• “Philosophy is itself only if it refuses for itself the facilities of a world with one sole entry as well as the facilities of a world with multiple entries, all accessible to the philosopher. Like the natural man, it abides at the point where the passage from the self into the world and into the other is effected, at the crossing of the avenues.” (Pg. 160)

One of the stereotypical notions that are used to characterize the post-modern turn is that “It” championed the end of grand/meta-narratives, but it might be more useful these days to focus on how various “micro” studies (ethnographic, phenomenological, etc) have brought to light the lack of any actual common standards/norms of measure at work in our practices, so we must be wary of attempts to re-vitalize/naturalize underlying/overarching themes/cycles/etc.

http://oregon.academia.edu/DanielaVallegaNeu

see also: http://sociologicalimagination.org/archives/3222

In this podcast Stephen Turner, plenary speaker for the theory stream at this year’s BSA conference, talks about his new book Explaining the Normative. The discussion explores changing theories of normativity and the different meanings they hold for philosophy and social science.

David Kleinberg-Levin obtained a Ph.D. Columbia University and is Professor Emeritus at Northwestern University. He taught in the Humanities Department at MIT from 1968 until 1972, when he joined the Department of Philosophy at Northwestern.

“The heart of his work is disclosive hermeneutical phenomenology, which, after major alterations in the method itself, he brings to bear in innovative ways on questions and problems in aesthetics, clinical psychology, moral philosophy and critical social theory. The philosophers most important to his work are, in addition to the German philosophers of the late eighteenth and early nineteeenth century, Nietzsche, Marx, Heidegger, Adorno, Benjamin, Merleau-Ponty, Levinas, and Foucault.”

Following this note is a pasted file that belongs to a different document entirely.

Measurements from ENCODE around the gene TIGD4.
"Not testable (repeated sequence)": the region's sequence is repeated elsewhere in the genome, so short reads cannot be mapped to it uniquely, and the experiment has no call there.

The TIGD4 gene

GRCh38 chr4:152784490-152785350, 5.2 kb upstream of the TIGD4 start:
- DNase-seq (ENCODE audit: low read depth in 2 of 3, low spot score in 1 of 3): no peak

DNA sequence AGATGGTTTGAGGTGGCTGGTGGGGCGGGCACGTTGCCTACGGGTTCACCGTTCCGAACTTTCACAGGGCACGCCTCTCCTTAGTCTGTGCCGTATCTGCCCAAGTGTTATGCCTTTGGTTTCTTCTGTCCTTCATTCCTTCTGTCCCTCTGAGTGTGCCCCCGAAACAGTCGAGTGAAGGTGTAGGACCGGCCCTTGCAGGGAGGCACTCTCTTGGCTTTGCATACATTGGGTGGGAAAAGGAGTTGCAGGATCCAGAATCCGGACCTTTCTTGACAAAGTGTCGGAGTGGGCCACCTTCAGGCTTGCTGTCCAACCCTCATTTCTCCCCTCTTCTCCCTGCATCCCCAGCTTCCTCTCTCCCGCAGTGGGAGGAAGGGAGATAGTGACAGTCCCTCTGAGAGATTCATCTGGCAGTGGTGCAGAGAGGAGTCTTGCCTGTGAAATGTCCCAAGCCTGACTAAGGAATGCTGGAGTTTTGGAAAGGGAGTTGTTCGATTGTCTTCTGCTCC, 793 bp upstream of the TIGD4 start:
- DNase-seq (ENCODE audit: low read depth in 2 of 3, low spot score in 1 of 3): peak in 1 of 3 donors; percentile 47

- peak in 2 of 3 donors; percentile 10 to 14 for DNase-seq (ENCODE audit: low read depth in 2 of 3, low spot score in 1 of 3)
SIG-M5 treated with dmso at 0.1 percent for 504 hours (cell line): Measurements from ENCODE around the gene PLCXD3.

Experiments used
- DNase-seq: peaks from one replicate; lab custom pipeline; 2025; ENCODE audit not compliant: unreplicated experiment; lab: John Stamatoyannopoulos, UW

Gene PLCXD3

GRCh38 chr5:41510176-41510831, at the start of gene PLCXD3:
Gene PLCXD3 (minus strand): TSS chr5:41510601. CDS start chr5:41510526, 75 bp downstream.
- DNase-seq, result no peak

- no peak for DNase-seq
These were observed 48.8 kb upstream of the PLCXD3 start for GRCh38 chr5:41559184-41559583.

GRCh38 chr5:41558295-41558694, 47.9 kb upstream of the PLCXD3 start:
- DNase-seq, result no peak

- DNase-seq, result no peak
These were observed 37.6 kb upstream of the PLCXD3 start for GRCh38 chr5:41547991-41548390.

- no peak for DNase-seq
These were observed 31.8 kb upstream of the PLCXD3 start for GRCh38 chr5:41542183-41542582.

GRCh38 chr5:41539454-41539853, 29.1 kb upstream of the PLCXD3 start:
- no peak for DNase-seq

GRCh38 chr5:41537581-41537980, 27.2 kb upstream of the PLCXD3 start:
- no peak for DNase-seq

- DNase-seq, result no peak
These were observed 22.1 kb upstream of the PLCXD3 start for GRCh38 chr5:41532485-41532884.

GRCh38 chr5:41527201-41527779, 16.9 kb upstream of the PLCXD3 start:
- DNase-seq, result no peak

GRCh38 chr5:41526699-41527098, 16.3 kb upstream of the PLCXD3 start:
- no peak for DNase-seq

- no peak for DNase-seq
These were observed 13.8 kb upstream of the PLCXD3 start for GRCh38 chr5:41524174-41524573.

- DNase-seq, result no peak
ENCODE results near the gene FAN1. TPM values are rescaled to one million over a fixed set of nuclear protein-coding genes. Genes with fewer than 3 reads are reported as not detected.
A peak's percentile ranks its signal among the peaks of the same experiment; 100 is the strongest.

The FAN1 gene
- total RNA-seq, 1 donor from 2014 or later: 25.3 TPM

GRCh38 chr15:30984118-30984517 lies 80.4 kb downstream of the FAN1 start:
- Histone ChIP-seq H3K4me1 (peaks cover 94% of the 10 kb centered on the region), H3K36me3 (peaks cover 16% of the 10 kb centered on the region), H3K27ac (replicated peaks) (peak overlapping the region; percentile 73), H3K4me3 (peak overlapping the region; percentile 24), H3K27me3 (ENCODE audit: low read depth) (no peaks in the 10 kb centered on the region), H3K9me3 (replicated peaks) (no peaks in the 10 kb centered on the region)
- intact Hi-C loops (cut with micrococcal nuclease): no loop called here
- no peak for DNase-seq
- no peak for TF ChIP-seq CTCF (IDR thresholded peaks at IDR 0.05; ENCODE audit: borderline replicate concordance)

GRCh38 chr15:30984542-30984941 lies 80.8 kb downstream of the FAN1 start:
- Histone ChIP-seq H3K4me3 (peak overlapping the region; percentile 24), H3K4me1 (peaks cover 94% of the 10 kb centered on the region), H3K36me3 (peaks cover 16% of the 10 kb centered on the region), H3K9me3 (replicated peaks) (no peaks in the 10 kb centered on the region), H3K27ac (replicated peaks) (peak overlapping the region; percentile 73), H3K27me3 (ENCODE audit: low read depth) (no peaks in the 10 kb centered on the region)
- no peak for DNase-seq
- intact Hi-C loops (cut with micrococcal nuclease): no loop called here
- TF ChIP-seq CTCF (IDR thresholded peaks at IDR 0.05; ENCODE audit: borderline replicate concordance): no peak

Alchemy of the Third Millennium, Day 2, 1/2

Excellent lecture by one of the leading figures in American phenomenology on Merleau-Ponty, flesh,sympathetic speculations, and ontology, while I am an advocate for existential anthropo-logoi/analysis (and have a private clinical practice in such) I certainly understand the desire/impetus for wanting a more encompassing view and prefer Merleau-Ponty to those like Whitehead or Jung (and the contemporary mysterians) who would project theo-logical pre-judices into their, and by extension our, works. What do folks make of the possibilities of thinking in terms of living with elements as opposed to speculating on objects?

Prof. Lisa Guenther (one of the NewAPPS crew) has been sharing some of her work (both directly with/in the community and in reflection) in an ongoing series of posts that are all worth checking out but this one in particular seemed relevant: here

In our exchange following the post she generously also offered these links which come out of her work and her admiration for the work, among others like Maurice Merleau-Ponty, of Drew Leder:

http://evergreen.loyola.edu/dleder/www/prison.html

http://www.academia.edu/1883215/Social_Death_and_its_Afterlives_A_Critical_Phenomenology_of_Solitary_Confinement

Also See: The Reach Coalition